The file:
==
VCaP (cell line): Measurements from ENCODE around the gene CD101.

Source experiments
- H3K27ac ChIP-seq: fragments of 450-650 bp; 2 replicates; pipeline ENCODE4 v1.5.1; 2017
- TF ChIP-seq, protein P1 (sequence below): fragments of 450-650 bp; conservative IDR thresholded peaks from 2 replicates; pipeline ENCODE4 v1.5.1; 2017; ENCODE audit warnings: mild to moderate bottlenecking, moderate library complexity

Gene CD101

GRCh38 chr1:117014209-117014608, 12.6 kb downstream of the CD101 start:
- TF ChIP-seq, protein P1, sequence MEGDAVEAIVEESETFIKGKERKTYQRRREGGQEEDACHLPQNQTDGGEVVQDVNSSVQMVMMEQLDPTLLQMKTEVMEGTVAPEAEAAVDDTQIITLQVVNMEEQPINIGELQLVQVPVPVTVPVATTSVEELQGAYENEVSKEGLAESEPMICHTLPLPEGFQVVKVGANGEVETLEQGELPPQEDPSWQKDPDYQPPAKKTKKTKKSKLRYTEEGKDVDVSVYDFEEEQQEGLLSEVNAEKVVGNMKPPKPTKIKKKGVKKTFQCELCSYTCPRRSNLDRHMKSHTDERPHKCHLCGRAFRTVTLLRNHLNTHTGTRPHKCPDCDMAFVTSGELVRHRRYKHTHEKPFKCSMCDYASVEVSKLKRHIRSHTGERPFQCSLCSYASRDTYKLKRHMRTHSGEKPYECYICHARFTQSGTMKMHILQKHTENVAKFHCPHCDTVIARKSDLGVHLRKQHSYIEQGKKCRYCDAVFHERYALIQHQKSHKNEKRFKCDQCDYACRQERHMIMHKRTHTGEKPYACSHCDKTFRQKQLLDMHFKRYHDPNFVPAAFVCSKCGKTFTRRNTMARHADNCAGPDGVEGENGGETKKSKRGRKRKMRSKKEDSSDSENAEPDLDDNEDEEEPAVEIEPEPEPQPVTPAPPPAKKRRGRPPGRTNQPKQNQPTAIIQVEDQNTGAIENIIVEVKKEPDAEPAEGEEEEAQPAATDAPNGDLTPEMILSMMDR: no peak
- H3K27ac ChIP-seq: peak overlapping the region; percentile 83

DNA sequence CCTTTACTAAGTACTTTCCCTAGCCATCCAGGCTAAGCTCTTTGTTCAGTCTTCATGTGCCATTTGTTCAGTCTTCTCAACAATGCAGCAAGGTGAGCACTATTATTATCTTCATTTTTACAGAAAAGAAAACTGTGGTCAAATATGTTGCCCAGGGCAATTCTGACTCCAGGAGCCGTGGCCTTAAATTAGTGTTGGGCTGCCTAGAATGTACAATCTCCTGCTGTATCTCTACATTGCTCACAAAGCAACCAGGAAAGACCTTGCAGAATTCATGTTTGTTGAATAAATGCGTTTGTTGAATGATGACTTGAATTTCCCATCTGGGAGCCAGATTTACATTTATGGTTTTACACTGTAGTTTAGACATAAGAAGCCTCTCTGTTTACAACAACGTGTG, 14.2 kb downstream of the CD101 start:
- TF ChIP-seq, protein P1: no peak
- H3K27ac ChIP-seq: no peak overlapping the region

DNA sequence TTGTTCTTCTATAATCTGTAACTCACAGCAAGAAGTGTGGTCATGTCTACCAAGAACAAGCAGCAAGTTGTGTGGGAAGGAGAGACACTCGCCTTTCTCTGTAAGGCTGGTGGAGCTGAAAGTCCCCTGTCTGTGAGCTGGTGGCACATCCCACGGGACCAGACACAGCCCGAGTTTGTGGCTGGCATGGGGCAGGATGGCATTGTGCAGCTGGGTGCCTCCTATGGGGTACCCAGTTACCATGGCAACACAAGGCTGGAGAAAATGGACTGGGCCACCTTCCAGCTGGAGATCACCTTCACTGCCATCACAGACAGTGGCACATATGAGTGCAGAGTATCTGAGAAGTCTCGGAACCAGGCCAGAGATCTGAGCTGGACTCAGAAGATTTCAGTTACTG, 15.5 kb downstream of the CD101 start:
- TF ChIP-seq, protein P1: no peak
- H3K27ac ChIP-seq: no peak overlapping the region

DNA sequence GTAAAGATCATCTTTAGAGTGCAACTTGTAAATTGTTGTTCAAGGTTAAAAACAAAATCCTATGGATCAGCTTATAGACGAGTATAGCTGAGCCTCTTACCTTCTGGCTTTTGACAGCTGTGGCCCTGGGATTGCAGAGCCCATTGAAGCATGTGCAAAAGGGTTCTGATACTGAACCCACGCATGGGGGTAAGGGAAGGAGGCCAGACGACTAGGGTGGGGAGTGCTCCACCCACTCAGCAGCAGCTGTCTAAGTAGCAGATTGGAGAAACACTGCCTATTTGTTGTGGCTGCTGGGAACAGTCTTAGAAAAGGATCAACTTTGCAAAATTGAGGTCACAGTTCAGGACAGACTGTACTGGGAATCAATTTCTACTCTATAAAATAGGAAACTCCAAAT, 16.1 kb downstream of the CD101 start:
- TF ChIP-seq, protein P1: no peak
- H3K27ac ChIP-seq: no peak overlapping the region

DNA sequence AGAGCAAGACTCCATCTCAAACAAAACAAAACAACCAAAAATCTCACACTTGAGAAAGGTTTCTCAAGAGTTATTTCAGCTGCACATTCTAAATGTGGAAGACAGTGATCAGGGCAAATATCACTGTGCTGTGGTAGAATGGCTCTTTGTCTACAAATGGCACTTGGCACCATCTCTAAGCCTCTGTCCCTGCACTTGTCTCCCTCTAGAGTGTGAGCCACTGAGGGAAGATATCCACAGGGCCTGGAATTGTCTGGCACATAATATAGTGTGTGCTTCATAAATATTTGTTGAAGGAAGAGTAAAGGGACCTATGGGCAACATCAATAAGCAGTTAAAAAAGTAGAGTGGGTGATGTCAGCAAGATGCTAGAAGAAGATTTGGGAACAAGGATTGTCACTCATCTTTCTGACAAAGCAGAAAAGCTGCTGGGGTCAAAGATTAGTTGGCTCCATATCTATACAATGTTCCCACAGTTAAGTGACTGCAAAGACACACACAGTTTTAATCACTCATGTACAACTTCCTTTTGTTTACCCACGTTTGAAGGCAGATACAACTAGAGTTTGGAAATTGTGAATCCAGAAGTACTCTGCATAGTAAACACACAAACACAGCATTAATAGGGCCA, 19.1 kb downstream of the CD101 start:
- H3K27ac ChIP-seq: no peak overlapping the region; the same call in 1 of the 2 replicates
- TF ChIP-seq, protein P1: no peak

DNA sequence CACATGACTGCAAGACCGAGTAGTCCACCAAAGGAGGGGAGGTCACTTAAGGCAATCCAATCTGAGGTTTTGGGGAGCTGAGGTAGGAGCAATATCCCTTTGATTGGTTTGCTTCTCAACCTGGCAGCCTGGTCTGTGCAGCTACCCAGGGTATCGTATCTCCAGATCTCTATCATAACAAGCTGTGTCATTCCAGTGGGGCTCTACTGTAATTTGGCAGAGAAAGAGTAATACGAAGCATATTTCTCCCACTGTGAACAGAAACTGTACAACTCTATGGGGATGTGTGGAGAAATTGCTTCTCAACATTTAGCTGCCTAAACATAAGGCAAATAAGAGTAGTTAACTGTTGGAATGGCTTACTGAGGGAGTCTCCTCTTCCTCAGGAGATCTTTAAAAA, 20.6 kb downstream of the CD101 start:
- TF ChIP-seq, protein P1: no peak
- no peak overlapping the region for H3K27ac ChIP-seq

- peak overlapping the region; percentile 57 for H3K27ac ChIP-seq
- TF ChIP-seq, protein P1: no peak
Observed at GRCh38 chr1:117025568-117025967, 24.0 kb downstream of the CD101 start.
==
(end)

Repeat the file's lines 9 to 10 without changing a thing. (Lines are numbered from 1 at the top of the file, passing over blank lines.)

DNA sequence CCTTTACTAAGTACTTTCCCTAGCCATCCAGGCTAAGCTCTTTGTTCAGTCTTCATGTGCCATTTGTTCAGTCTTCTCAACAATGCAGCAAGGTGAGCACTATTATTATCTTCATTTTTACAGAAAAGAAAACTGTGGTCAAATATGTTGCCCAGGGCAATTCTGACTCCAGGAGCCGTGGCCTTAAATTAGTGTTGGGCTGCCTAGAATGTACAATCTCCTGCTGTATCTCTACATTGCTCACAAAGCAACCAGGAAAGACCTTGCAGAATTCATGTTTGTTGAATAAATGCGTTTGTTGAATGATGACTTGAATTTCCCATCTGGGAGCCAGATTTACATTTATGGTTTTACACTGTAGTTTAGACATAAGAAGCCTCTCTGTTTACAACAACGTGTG, 14.2 kb downstream of the CD101 start:
- TF ChIP-seq, protein P1: no peak